Disclaimer — if you’ve been following along for awhile you know I’m not a big fan of diets.
This is because every person is so unique — your genetic makeup, environment and exposure to toxins, gut health, hormone balance, lifestyle and personal preferences are singular to you — so what works for someone else (keto! paleo! vegan! etc.) might not be optimal for what you need.
This encompasses diets, which target the masses and keep individuals focused on the rules of the diet itself rather than tuning into your body to see what actually works well for you.
That being said, there are certain pillars of diets that can be applied in helpful ways.
My Thoughts on The Keto Diet
Take, for example the keto diet, which I do not personally follow (I’m not on any diet, as you can probably guess at this point). Strictly following the keto diet wouldn’t work well for me now as I’m breastfeeding and focusing on maximizing my calories and nutrients (instead of limiting certain food groups). I also know I feel my best when I eat a good mix of protein, fat and carbs derived mainly from plants like sweet potato and squash (which are considered too high in carbohydrates for the keto diet).
But, for someone has Type 2 Diabetes and is looking to improve insulin sensitivity or a person struggling with managing their epilepsy — following more of a keto way of eating could be a good fit.
I also think the average person following the standard American diet (SAD) could benefit from incorporating more healthy fats and whole foods into their lifestyle while cutting back on refined and processed flours, sugars and grains.
Overall there are certain tenants I can appreciate about a keto approach (and some I even incorporate into my own lifestyle) but I think it’s very important that you consult a licensed functional medical practitioner or nutrition coach, get an update on your health biomarkers (hormone balance, cholesterol etc.) and consider how this would work and fit into your lifestyle (short and long-term) before following a strict protocol.
Why I made This Keto Cauli Bacon Chowder (+ Why It’s Healthy)
So why did I make a Keto Cauli Bacon Chowder then? It just happened to be a happy, healthy accident.
+ I had a bunch of cauliflower on hand, which is in season, rich in antioxidants that lower inflammation and promote detoxification, and a great thickening agent for soups that also happens to be low carb.
+ I love pairing organic bacon with cauliflower, as I think the taste really compliments one another, and this along with the ghee provides a good dose of healthy fat required on a keto diet.
+ I added in organic bone brothwith is also rich in protein, collagen, amino acids and healthy fats, and omitted any beans as they sometimes cause me digestive distress (as much as I love them).
The chowder turned out thick, creamy, hearty and insanely flavorful while naturally being low-carb and filled with healthy fats. It’s also got plenty of fiber to keep things moving along (which is a common complaint on a traditional keto diet) and additional health benefits with the incorporation of fresh herbs like thyme (known for it’s immune and mood-boosting properties).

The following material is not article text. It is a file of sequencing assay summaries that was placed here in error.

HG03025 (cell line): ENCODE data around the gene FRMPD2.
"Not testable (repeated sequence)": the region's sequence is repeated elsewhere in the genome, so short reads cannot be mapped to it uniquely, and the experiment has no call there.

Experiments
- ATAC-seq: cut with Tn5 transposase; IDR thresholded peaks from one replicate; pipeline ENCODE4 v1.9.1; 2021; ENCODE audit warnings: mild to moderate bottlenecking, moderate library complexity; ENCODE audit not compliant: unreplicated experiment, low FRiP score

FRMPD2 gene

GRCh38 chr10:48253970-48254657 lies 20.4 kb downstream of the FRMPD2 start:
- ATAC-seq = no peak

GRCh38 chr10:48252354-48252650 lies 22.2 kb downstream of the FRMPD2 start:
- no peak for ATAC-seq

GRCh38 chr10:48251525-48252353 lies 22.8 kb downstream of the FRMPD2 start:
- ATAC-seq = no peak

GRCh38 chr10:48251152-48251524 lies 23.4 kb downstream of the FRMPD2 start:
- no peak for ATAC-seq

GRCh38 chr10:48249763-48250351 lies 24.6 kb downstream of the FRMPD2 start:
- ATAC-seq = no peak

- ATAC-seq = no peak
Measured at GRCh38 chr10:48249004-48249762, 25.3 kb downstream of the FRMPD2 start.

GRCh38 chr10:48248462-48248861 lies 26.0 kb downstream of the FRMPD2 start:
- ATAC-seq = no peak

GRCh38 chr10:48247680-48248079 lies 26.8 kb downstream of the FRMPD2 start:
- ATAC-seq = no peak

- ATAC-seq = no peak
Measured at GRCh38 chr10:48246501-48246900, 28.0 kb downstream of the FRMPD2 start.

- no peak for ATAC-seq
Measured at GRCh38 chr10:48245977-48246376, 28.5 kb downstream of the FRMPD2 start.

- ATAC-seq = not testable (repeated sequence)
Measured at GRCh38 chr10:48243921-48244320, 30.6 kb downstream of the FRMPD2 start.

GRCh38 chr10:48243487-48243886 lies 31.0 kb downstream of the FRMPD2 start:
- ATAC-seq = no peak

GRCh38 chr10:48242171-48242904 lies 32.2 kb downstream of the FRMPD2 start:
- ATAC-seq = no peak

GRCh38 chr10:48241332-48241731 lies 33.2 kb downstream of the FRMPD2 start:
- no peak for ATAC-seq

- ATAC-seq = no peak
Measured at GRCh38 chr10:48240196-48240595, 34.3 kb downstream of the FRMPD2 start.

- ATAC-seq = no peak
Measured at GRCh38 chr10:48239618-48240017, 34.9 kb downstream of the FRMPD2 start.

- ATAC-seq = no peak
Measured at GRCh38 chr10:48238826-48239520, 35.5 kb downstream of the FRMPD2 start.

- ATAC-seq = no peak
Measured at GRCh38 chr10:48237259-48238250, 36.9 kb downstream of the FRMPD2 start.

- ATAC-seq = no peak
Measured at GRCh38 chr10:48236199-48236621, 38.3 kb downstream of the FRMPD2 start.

While it can be technically considered keto, you don’t have to be following a keto diet to enjoy this chowder. Anyone looking to incorporate more plants and fiber, healthy fat and gut-healing collagen into their diet could benefit from this soup. It’s also the perfect thing to make right now as it’s warming and cozy, and I seriously think it tastes even better as leftovers (meal-prep FTW).
Oh, and if you still had any lingering doubts, it’s also one of the ever-picky Meat-Lovin’ Hubby’s faves and I’ve never NOT seen him go in for seconds 🙂
This chowder is thick, creamy, hearty and insanely flavorful while naturally low-carb and filled with healthy fats. It’s also got plenty of fiber to keep things moving along (which is a common complaint on a traditional keto diet) and additional health benefits with the incorporation of fresh herbs like thyme (known for it’s immune and mood-boosting properties).
Author: Lauren Chambers
Recipe Type: entree, soup
Cuisine: American, Comfort Food
1large head cauliflowercut into florets (or two small heads) about 4-6 cups
Preheat oven to 425 degrees F. Spread chopped cauliflower florets on a parchment-lined baking pan and drizzle with 2 tbsp avocado oil, 2 cloves of minced garlic, 1 tsp sea salt and fresh black pepper. Roast for 30 minutes, flipping halfway through, until golden brown.
While cauliflower is roasting, place a large saucepan or Dutch oven over medium heat. Add chopped bacon and cook until crispy. Use a slotted spoon to transfer bacon to a plate and set aside.
Pour off most of the bacon fat from the plan, leaving behind about 1-2 tbsp. Add in the 2 tbsp ghee and melt. Then add in chopped onion and cook for about 5 minutes over medium heat, until translucent.
Once the onion is cooked add in the rest of the garlic, sea salt, pepper, thyme and chile flakes, stirring for one minute.
Toss in the carrot and celery and cook for another couple of minutes, until softened.
Add in 2-4 cups bone broth (start with less and gradually add more until you get a preferred consistency — I liked 3 cups as it was still super thick) and bring to a boil, then reduce heat to a simmer.
Add in roasted cauliflower once it’s done cooking and simmer everything together for 15 minutes. When done remove from heat.
Stir in nutpods creamer (or coconut milk) and optional parmesan cheese (or dairy-free alternative).
Use an immersion blender to lightly mix soup or remove 4 cups of soup and mix well in a high speed blender. You want the creamy and chunky consistency of a chowder, so make sure to only puree part and leave some chunks.
Stir in most of the cooked bacon, reserving some to top soup with